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Seventh Circuit concludes that Employee gets Trial on whether Employer must do more than Request Medical Information to fulfill Interactive Process Obligations
The United States Court of Appeals for the Seventh Circuit recently held that an employee with a pattern of sleeping on the job was entitled to a trial on her disability discrimination claim under the Americans with Disabilities Act (ADA). The employee worked as a Forming Inspector/Packer on the night shift and was disciplined several times for sleeping on the job. After being suspended for this misconduct, t he employee indicated that her sleep issues related to a medication her doctor had prescribed. When she was found sleeping on the job again, she was issued a final warning and suspended pending termination. While on suspension, the employee informed the company that her sleep issues may relate to a medical condition. While the company initiated an interactive process by having the employee provide information from her physician, it ultimately decided to terminate her for performance issues related to sleeping at work. The employee filed suit claiming in part that the company failed to provide reasonable accommodation and improperly terminated her under the ADA. The district court granted the employer's motion for summary judgment on this claim on the basis that the initial termination decision was made before the company had knowledge of any disability. The employee appealed.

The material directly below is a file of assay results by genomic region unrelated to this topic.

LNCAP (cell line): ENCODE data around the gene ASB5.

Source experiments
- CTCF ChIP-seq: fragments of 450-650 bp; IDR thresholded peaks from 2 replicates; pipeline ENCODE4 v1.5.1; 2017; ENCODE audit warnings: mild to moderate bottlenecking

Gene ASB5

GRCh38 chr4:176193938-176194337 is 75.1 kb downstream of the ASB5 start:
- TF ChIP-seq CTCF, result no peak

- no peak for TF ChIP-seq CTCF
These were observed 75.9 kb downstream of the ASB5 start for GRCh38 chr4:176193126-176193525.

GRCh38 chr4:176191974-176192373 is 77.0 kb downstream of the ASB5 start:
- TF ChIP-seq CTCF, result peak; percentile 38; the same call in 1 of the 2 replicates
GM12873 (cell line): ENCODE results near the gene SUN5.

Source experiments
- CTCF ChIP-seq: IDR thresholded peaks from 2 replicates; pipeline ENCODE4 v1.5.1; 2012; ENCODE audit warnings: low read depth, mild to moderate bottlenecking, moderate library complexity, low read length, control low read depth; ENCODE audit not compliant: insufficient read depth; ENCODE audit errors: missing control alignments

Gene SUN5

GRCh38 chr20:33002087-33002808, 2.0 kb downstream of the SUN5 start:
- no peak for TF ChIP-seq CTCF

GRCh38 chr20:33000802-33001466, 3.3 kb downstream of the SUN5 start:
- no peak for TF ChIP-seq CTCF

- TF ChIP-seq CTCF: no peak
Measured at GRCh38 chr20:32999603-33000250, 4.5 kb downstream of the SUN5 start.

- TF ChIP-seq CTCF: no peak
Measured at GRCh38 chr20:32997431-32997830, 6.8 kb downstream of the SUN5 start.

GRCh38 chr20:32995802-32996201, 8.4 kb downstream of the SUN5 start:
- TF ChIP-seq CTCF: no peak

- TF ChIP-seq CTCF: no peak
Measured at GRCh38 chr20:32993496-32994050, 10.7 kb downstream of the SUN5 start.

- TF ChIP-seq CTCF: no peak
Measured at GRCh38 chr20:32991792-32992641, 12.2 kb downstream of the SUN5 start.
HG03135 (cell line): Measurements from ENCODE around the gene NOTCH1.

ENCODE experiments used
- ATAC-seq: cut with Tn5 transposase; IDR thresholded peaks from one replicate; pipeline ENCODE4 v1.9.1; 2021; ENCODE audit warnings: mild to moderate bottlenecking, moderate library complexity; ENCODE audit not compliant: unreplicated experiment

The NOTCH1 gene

In deciding that the district court's grant of summary judgment to the employer was improper, the Seventh Circuit concluded that there was insufficient evidence showing that there was a final decision to terminate and that the employee received notice of that termination decision prior to informing the company of her medical condition. The court further reasoned that there was evidence suggesting that the employer failed to provide a reasonable accommodation to the employee in failing to follow up on the medical information her physician had provided prior to terminating her. Spurling v. C&M Fine Pack, Inc.